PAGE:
7. This process will be repeated for each question and the winning group will be the one with the most points.
  • Begin the activity by asking the groups to address the following question:
  • What things should an entrepreneur do to search for opportunities?
  • Allow a predetermined amount of time for the groups to address the question and then call “Heads Apart” and begin the game.

Period 2: 60 minutes

  • Review the previous period’s work and ask the following question and begin the game again:
  • How does an entrepreneur assess the opportunities she or he has discovered?
  • Once this question has been answered, continue the game by asking:
  • Once an entrepreneur has decided on an opportunity, what should be done to generate good ideas about that opportunity?
  • What ways would an entrepreneur pursue to ensure that the ideas generated are good ideas?
  • Having completed the questions and identified a winning group, and, as a concluding activity, assign one of the questions used in Heads Together to each group.
  • Ask them to check the appropriate pages of Module 7 in Money and Youth and compare their answers to the material in the book and report any additional information to the class.



  • The group results could be recorded.

Modifications or Suggestions for Different Learners:

  • Throughout the group activities there are opportunities for different skills to be utilized - such as recording, reporting and presenting.

Additional Related Links:

Additional Possible Activities:

  • The students could write a short piece indicating whether or not they thought they were an entrepreneur giving reasons for their response.
  • The students could research who in Canada was considered to be a top-notch entrepreneur and why.
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Parent Resources

Why is this important?

As your teenager plans his or her choice of career, it is important for them to consider their personal interests and preferred lifestyle. These preferences will definitely affect the type of employment that will make them happy. Do they want to be employed by a large corporation with all of its benefits and drawbacks and report for work each day? Do they want a “cottage industry” job which will allow them to work off-site? Do they want to be self-employed and rely on their own drive, talents and initiative to be successful? These are simply a few of the choices they will have to make in selecting a career. This module obviously focuses on the uniqueness of being an entrepreneur and can help your child decide if this type of career is for them.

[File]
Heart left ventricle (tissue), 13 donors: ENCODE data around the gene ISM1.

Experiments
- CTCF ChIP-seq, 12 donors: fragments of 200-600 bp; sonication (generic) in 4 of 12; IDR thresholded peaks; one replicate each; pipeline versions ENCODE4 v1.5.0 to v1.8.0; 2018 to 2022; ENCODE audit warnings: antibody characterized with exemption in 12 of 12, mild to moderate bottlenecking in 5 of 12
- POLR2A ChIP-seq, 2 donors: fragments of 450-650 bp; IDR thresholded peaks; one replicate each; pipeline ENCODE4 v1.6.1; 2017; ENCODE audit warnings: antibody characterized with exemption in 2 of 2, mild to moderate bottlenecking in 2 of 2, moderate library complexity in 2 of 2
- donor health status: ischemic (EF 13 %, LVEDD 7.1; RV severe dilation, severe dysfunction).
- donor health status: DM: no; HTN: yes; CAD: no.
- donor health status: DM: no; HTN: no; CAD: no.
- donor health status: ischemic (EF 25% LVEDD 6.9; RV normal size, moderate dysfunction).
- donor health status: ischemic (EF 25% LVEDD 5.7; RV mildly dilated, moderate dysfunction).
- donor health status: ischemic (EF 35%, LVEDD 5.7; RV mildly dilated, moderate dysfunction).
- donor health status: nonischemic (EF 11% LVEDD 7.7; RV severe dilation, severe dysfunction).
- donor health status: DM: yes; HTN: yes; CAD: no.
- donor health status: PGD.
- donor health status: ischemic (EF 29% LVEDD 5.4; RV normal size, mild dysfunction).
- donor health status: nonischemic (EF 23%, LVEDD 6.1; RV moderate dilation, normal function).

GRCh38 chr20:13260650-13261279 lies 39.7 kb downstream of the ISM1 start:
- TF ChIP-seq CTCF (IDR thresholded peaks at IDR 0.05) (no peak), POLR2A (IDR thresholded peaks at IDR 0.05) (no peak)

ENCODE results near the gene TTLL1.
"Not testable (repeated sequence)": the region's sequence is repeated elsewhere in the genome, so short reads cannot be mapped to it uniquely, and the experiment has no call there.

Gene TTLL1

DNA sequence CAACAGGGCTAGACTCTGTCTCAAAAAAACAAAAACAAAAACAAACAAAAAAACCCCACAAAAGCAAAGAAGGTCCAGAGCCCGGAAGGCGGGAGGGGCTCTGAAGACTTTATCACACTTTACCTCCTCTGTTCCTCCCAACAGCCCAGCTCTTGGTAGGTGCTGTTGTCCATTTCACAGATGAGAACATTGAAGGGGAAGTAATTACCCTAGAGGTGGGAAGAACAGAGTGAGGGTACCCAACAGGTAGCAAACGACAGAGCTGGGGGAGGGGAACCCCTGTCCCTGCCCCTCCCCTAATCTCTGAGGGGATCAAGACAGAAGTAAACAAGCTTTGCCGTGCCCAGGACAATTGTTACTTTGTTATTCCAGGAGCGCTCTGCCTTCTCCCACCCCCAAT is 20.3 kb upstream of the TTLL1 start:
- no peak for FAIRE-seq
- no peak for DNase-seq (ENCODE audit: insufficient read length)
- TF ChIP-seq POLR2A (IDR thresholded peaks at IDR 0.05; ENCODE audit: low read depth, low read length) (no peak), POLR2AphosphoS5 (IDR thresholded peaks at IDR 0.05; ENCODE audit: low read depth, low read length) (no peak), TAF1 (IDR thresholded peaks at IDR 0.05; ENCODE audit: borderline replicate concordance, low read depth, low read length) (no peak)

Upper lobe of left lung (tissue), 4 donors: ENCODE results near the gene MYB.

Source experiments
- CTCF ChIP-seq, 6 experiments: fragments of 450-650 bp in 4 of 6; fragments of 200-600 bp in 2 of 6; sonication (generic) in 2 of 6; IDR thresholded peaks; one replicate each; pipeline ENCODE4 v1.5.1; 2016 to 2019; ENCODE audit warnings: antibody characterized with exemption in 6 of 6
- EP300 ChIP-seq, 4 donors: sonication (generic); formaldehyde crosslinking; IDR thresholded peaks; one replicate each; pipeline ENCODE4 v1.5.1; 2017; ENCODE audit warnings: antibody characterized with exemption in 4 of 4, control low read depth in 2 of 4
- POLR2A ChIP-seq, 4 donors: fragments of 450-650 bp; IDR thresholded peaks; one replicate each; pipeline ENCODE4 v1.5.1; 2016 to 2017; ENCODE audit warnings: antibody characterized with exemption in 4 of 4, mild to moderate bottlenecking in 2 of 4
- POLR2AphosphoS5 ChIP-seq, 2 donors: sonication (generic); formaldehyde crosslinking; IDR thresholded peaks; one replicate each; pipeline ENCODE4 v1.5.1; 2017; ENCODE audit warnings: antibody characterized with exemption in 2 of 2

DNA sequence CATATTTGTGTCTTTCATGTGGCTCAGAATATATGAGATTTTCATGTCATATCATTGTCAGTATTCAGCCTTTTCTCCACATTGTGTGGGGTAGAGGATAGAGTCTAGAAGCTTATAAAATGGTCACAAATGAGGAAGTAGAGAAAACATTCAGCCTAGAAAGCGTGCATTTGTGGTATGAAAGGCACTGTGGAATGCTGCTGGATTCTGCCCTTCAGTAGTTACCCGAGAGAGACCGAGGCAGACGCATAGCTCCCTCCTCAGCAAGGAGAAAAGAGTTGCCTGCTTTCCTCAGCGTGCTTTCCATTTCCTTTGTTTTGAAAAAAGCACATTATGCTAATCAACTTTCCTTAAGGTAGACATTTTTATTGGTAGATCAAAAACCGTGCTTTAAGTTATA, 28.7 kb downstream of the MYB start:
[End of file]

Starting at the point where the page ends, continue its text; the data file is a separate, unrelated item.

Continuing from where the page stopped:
Ways to engage your child and fun things to do.

Being an entrepreneur has both benefits and drawbacks. It certainly puts more income responsibility on the individual and for that reason brings a greater element of risk with it. However, being an entrepreneur gives, among other things, a freedom and sense of personal accomplishment that corporate employment does not offer. It takes a certain type of personality to be an entrepreneur, so it is important to recognize the needed characteristics.
  1. A good way to determine if your child has the personality to be an entrepreneur is to complete the skeleton chart found below. Simply pick a skeleton part and identify the skills an entrepreneur would have associated with that part. For example, backbone – having the confidence to believe in one’s self and take action.
  2. Together with your child, watch the vignettes on entrepreneurs found on The Canadian Foundation for Education (CFEE) website found here:

Additional Background and Related Websites and Resources